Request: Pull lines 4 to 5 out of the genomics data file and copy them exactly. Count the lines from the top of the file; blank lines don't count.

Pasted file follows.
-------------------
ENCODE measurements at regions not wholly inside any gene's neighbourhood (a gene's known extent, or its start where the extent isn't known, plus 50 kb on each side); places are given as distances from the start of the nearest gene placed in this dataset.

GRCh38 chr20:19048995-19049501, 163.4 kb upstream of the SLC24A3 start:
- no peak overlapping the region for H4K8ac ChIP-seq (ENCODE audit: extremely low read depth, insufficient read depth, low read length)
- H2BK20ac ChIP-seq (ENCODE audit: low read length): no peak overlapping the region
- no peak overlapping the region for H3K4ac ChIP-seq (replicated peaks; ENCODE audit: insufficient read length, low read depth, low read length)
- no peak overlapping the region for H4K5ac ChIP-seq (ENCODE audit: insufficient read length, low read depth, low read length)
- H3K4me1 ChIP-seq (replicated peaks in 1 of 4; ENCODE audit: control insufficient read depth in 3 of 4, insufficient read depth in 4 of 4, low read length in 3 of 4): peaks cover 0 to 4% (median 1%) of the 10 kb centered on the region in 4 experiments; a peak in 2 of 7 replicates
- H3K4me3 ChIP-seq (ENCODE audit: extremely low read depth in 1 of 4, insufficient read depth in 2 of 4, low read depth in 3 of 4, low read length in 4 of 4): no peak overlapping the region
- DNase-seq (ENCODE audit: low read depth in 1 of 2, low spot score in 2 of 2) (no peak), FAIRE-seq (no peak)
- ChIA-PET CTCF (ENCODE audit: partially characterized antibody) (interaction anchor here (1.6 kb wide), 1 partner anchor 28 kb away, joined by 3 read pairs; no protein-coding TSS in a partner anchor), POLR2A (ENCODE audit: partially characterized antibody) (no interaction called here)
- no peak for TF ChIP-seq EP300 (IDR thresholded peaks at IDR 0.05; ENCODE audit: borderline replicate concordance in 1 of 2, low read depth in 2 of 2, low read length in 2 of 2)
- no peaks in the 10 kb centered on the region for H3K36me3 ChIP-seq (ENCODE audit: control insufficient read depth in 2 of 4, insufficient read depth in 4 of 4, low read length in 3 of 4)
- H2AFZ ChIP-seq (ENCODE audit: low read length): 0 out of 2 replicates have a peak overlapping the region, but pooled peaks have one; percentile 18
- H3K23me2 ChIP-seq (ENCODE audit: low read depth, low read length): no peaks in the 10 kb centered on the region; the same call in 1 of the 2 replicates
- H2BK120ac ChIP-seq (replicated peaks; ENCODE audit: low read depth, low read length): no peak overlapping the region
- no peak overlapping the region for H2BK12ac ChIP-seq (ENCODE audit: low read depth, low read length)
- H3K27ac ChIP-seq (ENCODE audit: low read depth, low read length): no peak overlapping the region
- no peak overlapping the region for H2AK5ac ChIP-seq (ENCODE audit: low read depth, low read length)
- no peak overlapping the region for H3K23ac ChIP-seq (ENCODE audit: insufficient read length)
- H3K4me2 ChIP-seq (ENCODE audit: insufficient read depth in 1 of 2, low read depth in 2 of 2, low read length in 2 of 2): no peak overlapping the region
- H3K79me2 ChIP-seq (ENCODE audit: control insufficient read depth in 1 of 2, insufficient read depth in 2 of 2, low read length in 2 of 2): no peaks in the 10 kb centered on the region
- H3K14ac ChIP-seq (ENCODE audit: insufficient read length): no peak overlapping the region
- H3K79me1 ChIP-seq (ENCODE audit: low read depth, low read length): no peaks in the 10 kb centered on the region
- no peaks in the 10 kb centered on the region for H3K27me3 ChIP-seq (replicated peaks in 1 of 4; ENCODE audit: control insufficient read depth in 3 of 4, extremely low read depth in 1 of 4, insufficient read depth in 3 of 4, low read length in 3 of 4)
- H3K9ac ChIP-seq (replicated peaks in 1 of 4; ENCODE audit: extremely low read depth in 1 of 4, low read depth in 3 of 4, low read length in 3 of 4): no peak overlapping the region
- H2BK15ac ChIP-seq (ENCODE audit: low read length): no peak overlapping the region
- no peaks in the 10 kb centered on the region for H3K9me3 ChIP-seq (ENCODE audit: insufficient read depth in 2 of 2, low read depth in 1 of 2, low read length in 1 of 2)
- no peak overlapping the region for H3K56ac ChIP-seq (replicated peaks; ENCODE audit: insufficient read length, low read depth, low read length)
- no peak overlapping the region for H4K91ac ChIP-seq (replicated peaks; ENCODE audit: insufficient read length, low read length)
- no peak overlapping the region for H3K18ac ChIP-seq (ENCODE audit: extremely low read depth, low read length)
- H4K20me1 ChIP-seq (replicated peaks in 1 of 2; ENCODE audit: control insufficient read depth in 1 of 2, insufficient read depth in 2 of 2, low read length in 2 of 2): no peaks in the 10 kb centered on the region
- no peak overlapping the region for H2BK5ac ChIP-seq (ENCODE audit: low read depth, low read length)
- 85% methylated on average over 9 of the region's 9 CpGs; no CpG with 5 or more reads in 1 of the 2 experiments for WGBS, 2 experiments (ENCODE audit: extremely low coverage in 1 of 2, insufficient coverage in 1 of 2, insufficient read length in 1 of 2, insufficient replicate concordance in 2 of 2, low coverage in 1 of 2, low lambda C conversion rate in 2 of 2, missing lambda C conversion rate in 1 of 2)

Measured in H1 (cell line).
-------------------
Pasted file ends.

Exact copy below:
- H2BK20ac ChIP-seq (ENCODE audit: low read length): no peak overlapping the region
- no peak overlapping the region for H3K4ac ChIP-seq (replicated peaks; ENCODE audit: insufficient read length, low read depth, low read length)